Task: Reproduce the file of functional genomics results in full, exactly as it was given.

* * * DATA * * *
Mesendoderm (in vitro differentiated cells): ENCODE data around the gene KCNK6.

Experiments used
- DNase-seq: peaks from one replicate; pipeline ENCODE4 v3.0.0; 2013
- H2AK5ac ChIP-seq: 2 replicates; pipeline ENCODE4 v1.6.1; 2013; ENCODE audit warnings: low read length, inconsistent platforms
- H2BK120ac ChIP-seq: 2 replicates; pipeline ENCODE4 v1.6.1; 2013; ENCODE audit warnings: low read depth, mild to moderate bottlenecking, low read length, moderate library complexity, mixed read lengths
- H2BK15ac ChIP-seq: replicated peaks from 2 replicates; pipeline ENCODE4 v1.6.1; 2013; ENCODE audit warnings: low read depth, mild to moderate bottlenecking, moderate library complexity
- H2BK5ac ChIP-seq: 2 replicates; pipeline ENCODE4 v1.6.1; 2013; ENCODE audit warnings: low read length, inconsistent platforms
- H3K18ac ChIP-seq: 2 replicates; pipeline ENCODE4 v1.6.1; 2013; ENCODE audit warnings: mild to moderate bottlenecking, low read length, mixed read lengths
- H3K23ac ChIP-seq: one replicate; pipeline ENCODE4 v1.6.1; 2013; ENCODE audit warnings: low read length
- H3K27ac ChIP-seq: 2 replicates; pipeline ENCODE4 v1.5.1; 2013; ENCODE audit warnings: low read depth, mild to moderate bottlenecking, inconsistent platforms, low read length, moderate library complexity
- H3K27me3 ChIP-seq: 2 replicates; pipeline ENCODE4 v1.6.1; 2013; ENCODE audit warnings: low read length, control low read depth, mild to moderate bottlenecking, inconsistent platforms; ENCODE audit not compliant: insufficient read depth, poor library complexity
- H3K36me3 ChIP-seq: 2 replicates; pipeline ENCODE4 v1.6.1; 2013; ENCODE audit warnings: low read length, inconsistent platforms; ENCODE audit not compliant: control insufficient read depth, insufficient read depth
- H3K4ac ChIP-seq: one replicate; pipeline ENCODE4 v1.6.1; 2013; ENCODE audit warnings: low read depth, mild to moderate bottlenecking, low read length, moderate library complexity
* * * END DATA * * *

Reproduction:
Mesendoderm (in vitro differentiated cells): ENCODE data around the gene KCNK6.

Experiments used
- DNase-seq: peaks from one replicate; pipeline ENCODE4 v3.0.0; 2013
- H2AK5ac ChIP-seq: 2 replicates; pipeline ENCODE4 v1.6.1; 2013; ENCODE audit warnings: low read length, inconsistent platforms
- H2BK120ac ChIP-seq: 2 replicates; pipeline ENCODE4 v1.6.1; 2013; ENCODE audit warnings: low read depth, mild to moderate bottlenecking, low read length, moderate library complexity, mixed read lengths
- H2BK15ac ChIP-seq: replicated peaks from 2 replicates; pipeline ENCODE4 v1.6.1; 2013; ENCODE audit warnings: low read depth, mild to moderate bottlenecking, moderate library complexity
- H2BK5ac ChIP-seq: 2 replicates; pipeline ENCODE4 v1.6.1; 2013; ENCODE audit warnings: low read length, inconsistent platforms
- H3K18ac ChIP-seq: 2 replicates; pipeline ENCODE4 v1.6.1; 2013; ENCODE audit warnings: mild to moderate bottlenecking, low read length, mixed read lengths
- H3K23ac ChIP-seq: one replicate; pipeline ENCODE4 v1.6.1; 2013; ENCODE audit warnings: low read length
- H3K27ac ChIP-seq: 2 replicates; pipeline ENCODE4 v1.5.1; 2013; ENCODE audit warnings: low read depth, mild to moderate bottlenecking, inconsistent platforms, low read length, moderate library complexity
- H3K27me3 ChIP-seq: 2 replicates; pipeline ENCODE4 v1.6.1; 2013; ENCODE audit warnings: low read length, control low read depth, mild to moderate bottlenecking, inconsistent platforms; ENCODE audit not compliant: insufficient read depth, poor library complexity
- H3K36me3 ChIP-seq: 2 replicates; pipeline ENCODE4 v1.6.1; 2013; ENCODE audit warnings: low read length, inconsistent platforms; ENCODE audit not compliant: control insufficient read depth, insufficient read depth
- H3K4ac ChIP-seq: one replicate; pipeline ENCODE4 v1.6.1; 2013; ENCODE audit warnings: low read depth, mild to moderate bottlenecking, low read length, moderate library complexity